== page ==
Look at this Photograph parody video starring Google Photos and Nickelback
The rock band Nickelback have been parodied pretty extensively down the years, but this time they’re in on the joke with a brilliant Google Photos promotional video
Chad Kroeger and the lads have teamed up with Google Photos for a parody of the band’s hit 2005 song Photograph, complete with some fresh lyrics befitting of the smartphone era.
The new versions of the song features references to endless backed-up photos of puddings, Kroeger’s hair resembling ramen noodles – falling down the photo rabbit hole // Is it my hair or just a ramen bowl? – and, of course, a smartphone instead of a picture frame.
Related: How to back-up your photos
“Fifteen years ago, we had no idea that the photos on our mobile devices would become such a ubiquitous part of all of our lives,” big Chad says in Google’s media release today. “When Google approached us with the idea about marrying the song with Google Photos we felt like it would be a fun and nostalgic way to give the song a lyrical refresh and share some of our favourite memories.”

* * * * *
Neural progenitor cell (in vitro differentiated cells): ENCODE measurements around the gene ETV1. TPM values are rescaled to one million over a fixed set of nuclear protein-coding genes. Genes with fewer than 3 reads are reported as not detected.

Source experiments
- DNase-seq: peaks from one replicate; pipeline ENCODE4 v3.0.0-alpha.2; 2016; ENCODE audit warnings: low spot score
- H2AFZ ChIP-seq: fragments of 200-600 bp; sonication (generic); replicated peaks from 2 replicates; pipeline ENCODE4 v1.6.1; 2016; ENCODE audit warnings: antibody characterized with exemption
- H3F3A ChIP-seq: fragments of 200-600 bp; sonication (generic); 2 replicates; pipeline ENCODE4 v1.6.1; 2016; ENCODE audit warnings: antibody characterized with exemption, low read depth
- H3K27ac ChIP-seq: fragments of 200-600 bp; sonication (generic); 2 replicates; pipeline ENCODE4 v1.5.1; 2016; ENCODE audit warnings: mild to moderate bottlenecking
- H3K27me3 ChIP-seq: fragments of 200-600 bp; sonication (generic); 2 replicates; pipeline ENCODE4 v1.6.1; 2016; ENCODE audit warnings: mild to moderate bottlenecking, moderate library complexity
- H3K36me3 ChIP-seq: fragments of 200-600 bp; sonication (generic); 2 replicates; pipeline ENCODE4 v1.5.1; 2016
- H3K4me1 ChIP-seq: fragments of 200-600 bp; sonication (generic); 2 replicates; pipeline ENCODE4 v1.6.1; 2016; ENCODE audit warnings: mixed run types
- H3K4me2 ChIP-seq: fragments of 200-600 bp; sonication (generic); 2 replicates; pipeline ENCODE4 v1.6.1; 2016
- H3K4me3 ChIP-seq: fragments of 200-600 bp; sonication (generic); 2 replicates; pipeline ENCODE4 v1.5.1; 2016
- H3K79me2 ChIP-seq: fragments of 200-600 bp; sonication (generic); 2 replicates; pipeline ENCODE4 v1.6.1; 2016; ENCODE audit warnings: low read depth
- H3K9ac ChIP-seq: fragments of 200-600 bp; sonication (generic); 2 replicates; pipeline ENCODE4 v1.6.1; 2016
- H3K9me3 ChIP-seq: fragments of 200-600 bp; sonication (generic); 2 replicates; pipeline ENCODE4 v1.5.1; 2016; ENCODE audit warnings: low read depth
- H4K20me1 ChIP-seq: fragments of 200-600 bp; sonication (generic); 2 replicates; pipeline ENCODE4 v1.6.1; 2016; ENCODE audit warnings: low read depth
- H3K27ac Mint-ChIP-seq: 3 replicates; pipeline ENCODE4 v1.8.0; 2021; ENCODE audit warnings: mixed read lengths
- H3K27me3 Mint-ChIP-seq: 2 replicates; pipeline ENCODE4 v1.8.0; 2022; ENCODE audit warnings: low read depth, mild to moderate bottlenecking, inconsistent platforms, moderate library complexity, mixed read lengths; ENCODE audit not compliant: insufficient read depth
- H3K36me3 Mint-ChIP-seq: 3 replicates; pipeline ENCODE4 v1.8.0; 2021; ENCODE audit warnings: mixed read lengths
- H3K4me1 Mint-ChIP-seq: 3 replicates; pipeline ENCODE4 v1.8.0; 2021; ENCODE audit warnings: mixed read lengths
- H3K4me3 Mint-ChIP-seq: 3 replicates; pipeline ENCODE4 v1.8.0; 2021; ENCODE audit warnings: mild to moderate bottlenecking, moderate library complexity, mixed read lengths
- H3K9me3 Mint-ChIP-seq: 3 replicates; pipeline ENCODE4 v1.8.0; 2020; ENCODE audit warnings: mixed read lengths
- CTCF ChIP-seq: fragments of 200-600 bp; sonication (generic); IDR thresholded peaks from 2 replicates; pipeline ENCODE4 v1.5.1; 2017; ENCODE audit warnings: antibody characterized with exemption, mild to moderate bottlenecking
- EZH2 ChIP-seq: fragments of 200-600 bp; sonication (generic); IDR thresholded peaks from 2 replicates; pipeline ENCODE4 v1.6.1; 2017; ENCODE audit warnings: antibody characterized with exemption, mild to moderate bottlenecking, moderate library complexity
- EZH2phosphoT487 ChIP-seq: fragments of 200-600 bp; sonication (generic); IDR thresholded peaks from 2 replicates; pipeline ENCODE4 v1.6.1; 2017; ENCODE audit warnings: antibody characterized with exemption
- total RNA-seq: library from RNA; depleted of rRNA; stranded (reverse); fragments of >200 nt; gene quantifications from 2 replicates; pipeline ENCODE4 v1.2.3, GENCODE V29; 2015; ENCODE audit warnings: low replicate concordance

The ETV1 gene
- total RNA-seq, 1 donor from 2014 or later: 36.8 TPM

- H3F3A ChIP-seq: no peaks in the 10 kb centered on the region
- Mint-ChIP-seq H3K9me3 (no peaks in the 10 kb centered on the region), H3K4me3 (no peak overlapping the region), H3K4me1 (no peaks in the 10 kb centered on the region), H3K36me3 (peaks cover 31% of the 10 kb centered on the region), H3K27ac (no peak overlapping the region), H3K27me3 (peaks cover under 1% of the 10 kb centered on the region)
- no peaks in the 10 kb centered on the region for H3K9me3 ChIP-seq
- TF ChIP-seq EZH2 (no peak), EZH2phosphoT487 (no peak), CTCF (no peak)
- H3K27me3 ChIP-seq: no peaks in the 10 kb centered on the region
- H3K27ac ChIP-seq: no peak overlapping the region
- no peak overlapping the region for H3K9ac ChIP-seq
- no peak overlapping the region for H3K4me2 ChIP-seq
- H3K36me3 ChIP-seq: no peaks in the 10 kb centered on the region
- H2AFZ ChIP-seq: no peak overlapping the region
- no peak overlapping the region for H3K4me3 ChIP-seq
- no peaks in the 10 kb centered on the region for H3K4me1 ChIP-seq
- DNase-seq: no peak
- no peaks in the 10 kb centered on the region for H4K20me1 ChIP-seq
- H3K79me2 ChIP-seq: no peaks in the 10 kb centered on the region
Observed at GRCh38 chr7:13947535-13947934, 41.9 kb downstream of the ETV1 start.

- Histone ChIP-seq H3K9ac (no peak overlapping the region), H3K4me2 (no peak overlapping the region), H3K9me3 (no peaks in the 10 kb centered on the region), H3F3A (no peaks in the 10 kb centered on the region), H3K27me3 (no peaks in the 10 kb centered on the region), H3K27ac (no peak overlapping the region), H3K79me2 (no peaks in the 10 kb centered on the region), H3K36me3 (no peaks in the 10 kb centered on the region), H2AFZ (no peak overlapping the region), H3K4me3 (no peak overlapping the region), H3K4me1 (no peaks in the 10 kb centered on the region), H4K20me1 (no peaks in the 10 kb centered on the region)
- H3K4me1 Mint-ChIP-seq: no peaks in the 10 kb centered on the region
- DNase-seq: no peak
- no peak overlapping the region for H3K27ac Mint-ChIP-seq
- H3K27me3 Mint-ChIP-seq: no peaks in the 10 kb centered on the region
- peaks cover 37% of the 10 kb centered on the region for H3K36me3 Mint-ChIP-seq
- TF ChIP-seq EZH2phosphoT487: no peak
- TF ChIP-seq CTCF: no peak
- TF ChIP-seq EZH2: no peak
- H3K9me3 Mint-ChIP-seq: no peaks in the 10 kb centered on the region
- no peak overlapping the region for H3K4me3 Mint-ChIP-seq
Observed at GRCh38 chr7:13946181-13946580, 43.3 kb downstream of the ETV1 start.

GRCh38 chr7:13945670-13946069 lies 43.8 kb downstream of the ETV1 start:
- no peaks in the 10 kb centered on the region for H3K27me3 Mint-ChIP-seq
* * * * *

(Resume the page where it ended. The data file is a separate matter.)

Check out the video below
For Google Photos, it ends the year on a happy note after upsetting many users by announcing that it would no longer be offering free unlimited storage from 2021.
The cloud storage solution had brought many users in with its vow to offer free unlimited storage of high resolution photos and videos. The change will mean all new uploads from June 1 will count against the user’s available Google One storage. All Google account holders get 15GB of free storage, but once that has been used up, more will need to be purchased to keep all photos in one place.
In a blog post, the company says: “Since so many of you rely on Google Photos to store your memories, it’s important that it’s not just a great product, but also continues to meet your needs over the long haul. In order to welcome even more of your memories and build Google Photos for the future, we are changing our unlimited High quality storage policy.
“This change also allows us to keep pace with the growing demand for storage. And, as always, we uphold our commitment to not use information in Google Photos for advertising purposes. We know this is a big shift and may come as a surprise, so we wanted to let you know well in advance and give you resources to make this easier.”